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Why are Android updates always delayed?

Whether you buy an expensive or affordable Android smartphone, you'll have to wait for months to get the latest Android version

Photo: Ramesh Pathania/Mint<br />
Photo: Ramesh Pathania/Mint

Google’s Android smartphone operating system (OS), despite dominating the global market with a 82.8% share (Q2, IDC 2015 report), is the most inconsistent in rolling out the latest software updates, according to a report (State of Mobile Operating System Adoption in India) released earlier this month by CyberMedia Research (CMR), a market research and consulting services firm.

In 2015, 64% of Android smartphones came with 4.4 (KitKat) preloaded, a three-year-old OS, according to the CMR report. And this at a time when 5.1 (Lollipop) was readily available. Some popular examples include the Sony Xperia Z5 Premium, the Samsung Galaxy S6, and the Xiaomi Mi4i, which have still not received 6.0 (Marshmallow), released in October.

Android’s shortcomings become even more stark when we look at its rivals.In comparison, 96% of Apple users updated iOS on their devices, including those owning iPhone 4S. Microsoft’s Windows Phone OS, which has a market share of just 2.6 % (IDC 2015 report) globally, fares better with 53% of Windows Phone users updating to newer versions of the OS.

We look at some of the reasons why Android is struggling to stay up to date.

Lack of ownership by phone manufacturers

What gives Windows Phone OS and iOS an edge over Android is that both Microsoft and Apple wield far more control over their software. In Android, however, there are a lot of OEMs (smartphone makers who take the software and put it on their phones) involved. Faisal Kawoosa, CMR’s lead analyst and general manager, telecoms and semitronics, says, “It is not entirely because of too many OEMs. I think the OEMs have to start taking ownership of a smartphone in entirety."

So far, Google alone shares the enthusiasm of Apple and Microsoft when it comes to its Nexus line-up of smartphones and tablets. All Nexus devices get the latest updates within a few weeks of their roll-out.

It is a logistics problem for OEMs who put custom user interfaces (UI) in their devices, as they have to run tests before making these updates compatible. They often take the easy way out by completely avoiding updates.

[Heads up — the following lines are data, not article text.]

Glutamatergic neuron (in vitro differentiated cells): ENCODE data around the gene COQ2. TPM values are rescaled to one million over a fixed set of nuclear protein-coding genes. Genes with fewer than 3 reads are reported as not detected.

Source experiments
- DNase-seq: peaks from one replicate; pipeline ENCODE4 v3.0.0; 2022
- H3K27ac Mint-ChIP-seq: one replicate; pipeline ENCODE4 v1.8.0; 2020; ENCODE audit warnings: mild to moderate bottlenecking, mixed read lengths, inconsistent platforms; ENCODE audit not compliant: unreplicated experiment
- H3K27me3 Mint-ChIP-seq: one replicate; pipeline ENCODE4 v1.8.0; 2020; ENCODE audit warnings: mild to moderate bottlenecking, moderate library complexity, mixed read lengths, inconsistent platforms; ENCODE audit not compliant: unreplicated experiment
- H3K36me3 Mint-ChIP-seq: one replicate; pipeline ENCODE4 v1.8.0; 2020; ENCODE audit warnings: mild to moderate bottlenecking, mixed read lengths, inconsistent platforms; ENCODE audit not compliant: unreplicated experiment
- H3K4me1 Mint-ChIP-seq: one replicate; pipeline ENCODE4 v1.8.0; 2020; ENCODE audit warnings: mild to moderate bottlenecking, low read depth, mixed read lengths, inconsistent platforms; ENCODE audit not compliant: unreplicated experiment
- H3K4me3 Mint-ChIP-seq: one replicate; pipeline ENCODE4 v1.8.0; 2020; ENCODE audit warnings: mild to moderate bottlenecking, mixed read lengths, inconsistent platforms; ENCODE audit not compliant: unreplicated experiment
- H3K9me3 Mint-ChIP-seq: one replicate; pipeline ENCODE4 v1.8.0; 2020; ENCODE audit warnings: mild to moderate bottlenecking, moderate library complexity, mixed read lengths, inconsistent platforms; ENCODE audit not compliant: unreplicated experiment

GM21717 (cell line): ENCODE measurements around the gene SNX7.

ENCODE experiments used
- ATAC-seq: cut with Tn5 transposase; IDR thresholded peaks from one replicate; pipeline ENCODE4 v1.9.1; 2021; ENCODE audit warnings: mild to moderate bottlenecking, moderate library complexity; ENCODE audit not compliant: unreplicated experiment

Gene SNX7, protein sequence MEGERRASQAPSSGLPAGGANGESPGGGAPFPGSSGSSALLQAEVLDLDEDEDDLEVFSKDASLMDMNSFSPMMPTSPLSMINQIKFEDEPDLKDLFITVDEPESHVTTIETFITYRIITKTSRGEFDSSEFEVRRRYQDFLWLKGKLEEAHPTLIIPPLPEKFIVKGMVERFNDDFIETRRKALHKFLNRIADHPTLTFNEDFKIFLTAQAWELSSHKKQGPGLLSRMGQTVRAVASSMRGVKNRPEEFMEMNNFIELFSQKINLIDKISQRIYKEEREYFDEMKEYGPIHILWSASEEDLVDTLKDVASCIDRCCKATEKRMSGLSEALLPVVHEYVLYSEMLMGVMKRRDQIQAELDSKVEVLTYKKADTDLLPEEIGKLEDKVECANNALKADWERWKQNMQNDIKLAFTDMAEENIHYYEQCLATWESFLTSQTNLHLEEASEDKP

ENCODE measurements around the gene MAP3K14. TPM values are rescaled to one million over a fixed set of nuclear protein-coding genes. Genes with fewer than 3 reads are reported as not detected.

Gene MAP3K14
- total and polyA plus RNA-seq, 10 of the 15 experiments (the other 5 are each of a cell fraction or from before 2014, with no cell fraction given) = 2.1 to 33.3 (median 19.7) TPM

Google’s lack of direct control over OS

While Google has been pushing for security and performance updates for Android, the onus of rolling it out on devices lies with OEMs. In the past six years, Google rolled out 46 Android updates, including 10 “major" ones. Updates included bug fixes and performance improvements. In order to bring the latest update to users, Google came up with the Android One initiative two years ago with Micromax, Karbonn and Spice, but failed to get more OEMs on board.

Poor awareness among users

Sixty-two per cent of the Android users who were surveyed by CMR had never updated their smartphone. At some level, this shows that manufacturers have not been able to make Android users aware of the importance of updates. “Users aren’t aware about the benefits they will get from updating their devices, especially from the OS point of view. There has to be a clear messaging around an update as to how it would be beneficial. Otherwise, announcing that there is an important update with some fixes doesn’t seem to encourage an average user to go for it," says Kawoosa.

OEMs’ over-emphasis on hardware

The biggest problem is that OEMs and Google are not always on the same page when it comes to updates. Most OEMs tend to focus on the hardware of a smartphone, and less on the software. The number of processor cores, RAM capacity and screen resolutions are often the most talked-about features when a smartphone is launched. Even Samsung, the leading smartphone seller by market share in India and the world, shipped 77% of its smartphones to India in 2015 on older versions of Android, including Ice Cream Sandwich that is five-years-old.

Competition from unexpected quarters

Some Chinese smartphone makers such as Vivo and Xiaomi treat their custom UI as a stand-alone operating system. OnePlus uses custom ROMs, called Oxygen and Cyanogen. Yu uses Cyanogen. Then there are custom UIs or skins that offer more features than the original Google updates. For instance, Google’s app permissions feature, which was launched in October with Marshmallow, was available on several Lollipop-based custom UIs or custom ROMs.

“The higher the visible impact of the update, the better the acceptability. At the OS level, updates could be for several purposes, and may not necessarily result in a changed look and feel. While for custom ROM and UI, the update is more visible for an average user. To encourage users to update OS frequently, Google might have to think of packaging them in a way that they bring in some visible changes as well," points out Kawoosa.

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